Listening to NPR
There was a third incitement to this blog that I have not yet mentioned, as I am not currently in possession of an asbestos suit, but I feel the time has come to discuss it. I was driving to work listening to NPR's Morning Edition last month when I heard, "We have news, now, of a scientific breakthrough about a disease that affects over a million people in the U.S."
My ears perked up, wondering what major breakthrough I had missed. I learned from the interview that an article had been published in Science linking the retrovirus XMRV with chronic fatigue syndrome. On the usually reserved and balanced NPR, I was startled to hear the interview proceed in such a way as to assume that the study was accurate and that it proved wrong all those who had questioned CFS as a single disease entity. I had the sense listening that either the interviewer or the producer of the piece had a personal stake in the outcome of the story.
The article in Science reported that 67% of patients with CFS and 3.7% of healthy controls had XMRV DNA. A news story reported that, after the submission to Science, the authors of the study improved their assay for XMRV antibodies and found them in 95% of patients with CFS. Is it plausible that 95% (or 67%) of patients diagnosed with CFS really have a single disease caused by the retrovirus XMRV?
Plausibility in medicine is a tricky concept. Almost any result can be argued to be biologically plausible by someone with a modicum of creativity. And yet, biologic plausibility often does not pan out so well when it meets real life. When I was in training, beta blockers were considered absolutely contraindicated in patients with heart failure and the incipient notion that peptic ulcers were an infectious disease was considered absurd.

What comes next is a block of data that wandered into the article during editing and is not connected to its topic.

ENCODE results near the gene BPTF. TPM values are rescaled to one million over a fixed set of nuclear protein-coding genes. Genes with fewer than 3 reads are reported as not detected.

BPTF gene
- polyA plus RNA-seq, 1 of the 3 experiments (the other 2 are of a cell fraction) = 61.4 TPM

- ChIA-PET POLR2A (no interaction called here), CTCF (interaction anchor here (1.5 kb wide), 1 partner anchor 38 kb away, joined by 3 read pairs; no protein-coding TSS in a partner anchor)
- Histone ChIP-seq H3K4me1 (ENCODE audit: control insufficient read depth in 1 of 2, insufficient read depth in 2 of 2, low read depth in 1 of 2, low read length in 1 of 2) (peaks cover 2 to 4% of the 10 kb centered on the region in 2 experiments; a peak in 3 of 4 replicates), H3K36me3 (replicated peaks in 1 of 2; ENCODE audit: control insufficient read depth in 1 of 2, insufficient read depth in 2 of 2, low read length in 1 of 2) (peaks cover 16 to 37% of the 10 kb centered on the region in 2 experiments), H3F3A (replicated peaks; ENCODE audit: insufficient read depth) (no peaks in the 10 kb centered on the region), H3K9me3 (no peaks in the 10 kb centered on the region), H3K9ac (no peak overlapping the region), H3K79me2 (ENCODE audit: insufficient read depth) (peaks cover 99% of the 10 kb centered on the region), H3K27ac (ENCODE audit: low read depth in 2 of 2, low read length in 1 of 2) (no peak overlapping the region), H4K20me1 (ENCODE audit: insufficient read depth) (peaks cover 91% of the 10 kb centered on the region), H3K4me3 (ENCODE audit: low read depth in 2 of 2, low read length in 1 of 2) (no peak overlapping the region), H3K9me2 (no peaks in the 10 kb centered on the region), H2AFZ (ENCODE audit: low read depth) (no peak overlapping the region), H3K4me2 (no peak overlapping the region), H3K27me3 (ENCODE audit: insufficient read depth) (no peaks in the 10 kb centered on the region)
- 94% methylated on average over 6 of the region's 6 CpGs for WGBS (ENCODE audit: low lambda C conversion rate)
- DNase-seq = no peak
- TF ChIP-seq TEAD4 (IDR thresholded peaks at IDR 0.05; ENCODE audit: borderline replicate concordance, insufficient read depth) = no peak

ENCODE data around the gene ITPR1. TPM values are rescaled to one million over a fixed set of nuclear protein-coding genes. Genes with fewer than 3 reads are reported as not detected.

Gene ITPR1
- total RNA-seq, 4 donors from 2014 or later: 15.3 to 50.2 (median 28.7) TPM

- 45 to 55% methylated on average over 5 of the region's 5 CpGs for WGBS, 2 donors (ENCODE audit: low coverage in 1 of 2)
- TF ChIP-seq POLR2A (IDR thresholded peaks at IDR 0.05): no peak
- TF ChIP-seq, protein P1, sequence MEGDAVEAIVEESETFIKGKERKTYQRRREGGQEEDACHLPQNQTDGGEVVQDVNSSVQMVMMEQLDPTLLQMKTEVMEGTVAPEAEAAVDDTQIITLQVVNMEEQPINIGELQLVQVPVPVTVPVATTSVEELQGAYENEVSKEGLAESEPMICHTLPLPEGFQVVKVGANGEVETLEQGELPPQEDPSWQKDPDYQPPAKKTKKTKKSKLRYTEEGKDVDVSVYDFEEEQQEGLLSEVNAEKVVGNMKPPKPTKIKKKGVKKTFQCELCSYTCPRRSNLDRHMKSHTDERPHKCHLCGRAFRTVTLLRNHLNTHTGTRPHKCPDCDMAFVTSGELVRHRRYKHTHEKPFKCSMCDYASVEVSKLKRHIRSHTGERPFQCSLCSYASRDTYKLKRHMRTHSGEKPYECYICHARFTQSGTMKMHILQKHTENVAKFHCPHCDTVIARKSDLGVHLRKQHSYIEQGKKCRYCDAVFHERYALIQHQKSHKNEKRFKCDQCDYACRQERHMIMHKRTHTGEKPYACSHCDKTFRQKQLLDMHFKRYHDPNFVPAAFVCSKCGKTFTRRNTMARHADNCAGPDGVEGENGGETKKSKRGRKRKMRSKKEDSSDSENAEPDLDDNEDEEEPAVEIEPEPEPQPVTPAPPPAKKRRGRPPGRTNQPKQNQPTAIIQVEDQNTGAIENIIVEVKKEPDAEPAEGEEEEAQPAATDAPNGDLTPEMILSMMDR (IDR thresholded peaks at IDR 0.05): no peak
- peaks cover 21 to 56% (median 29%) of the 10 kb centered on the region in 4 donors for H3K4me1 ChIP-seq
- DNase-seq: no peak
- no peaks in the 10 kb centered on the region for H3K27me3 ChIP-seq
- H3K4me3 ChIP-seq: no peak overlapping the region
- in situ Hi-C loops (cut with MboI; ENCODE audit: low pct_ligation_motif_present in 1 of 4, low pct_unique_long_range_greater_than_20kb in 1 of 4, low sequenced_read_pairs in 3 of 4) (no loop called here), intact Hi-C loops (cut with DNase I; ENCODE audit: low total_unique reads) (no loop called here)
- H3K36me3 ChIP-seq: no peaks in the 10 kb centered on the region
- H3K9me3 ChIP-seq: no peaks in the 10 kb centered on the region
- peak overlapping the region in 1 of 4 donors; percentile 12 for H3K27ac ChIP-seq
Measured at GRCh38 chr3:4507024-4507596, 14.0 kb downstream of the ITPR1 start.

There's a different kind of plausibility, though, for which I have greater fondness. It has to do with prior probabilities developed from a fair-minded look at the epidemiology of diseases or from prior trials that test some similar notion to the current idea under scrutiny. For instance, while JUPITER found a 44% reduction in its composite primary endpoint, it seems highly implausible to me that rosuvastatin really lowers risk by this much. Nearly every statin seems to lower risk in primary and secondary prevention by 20-25%; why should rosuvstatin have such a marked effect in a fairly low risk population? It seems more likely that the effect was exaggerated when the trial was stopped early for benefit than that we can really expect these sorts of results from rosuvastatin in patients with low LDLs and mildly elevated CRPs.
Evaluating the Evidence
The article in Science is an odd read for a clinician. The same article in a medical journal would spend a lot of time describing who the patients and controls were, and how the patients were diagnosed with CFS, but none of that is in the article. Like most articles in Science, it spends its time on bench methodology (how the retrovirus was detected) rather than on the methods by which CFS was diagnosed and the blinding used when the samples were analyzed.
That raises an initial question of "are these CFS patients similar to those who walk into a primary care physician's office carrying a diagnosis of CFS?" That is, can the results be generalized to the broad group of people who are said to have CFS? Without a more detailed description in the article, I have no way to be sure.
But beyond that, what has happened with other CFS "breakthroughs"? Back in the 1990s, after an article showing much higher rates of neurally mediated hypotension in patients with CFS (22 of 23 patients) than in healthy controls (4 of 14 controls), I made the same argument on Usenet that I'm in the process of making here. That article led to patients with CFS being treated with fludrocortisone and similar agents. Eventually people concluded that the neurally mediated hypotension story didn't really make sense and clinicians and patients moved on.